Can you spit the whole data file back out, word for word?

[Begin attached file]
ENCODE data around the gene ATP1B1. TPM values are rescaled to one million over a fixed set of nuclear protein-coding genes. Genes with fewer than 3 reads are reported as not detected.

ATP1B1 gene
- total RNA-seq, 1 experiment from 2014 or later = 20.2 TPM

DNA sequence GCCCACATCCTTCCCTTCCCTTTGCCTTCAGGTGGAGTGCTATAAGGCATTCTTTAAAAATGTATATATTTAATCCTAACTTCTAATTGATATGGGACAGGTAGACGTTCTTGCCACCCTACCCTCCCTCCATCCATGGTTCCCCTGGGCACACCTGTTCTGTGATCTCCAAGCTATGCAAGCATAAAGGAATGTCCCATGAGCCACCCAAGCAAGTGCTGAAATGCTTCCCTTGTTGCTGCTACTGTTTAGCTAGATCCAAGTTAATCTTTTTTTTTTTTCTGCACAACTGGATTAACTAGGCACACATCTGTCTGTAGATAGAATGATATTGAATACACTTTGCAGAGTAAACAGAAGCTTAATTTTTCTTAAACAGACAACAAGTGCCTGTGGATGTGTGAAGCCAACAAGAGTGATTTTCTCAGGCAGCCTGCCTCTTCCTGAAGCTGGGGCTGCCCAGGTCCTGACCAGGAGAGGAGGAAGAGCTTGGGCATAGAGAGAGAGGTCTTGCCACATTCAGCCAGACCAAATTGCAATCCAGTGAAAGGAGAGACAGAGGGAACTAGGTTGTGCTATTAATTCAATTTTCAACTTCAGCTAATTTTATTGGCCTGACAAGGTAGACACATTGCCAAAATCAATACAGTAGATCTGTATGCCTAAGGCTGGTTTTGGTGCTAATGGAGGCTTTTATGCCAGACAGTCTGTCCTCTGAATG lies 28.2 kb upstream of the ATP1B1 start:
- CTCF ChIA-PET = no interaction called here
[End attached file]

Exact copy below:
ENCODE data around the gene ATP1B1. TPM values are rescaled to one million over a fixed set of nuclear protein-coding genes. Genes with fewer than 3 reads are reported as not detected.

ATP1B1 gene
- total RNA-seq, 1 experiment from 2014 or later = 20.2 TPM

DNA sequence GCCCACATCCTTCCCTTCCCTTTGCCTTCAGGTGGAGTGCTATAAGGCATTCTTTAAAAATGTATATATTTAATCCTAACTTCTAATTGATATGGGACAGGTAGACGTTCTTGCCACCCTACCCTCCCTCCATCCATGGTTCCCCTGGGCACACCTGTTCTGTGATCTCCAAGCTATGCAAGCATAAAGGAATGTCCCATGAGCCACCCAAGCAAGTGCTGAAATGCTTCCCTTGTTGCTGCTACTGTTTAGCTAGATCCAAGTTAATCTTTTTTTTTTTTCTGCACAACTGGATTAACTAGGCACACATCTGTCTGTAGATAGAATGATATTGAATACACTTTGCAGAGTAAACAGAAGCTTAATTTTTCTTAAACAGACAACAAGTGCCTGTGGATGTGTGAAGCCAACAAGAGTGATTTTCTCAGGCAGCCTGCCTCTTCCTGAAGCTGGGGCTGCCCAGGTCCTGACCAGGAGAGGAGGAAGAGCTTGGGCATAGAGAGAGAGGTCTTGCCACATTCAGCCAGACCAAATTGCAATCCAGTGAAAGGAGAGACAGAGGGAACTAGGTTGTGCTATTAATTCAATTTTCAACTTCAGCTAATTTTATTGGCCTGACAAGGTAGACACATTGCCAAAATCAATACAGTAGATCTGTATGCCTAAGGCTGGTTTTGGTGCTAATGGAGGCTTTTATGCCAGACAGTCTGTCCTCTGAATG lies 28.2 kb upstream of the ATP1B1 start:
- CTCF ChIA-PET = no interaction called here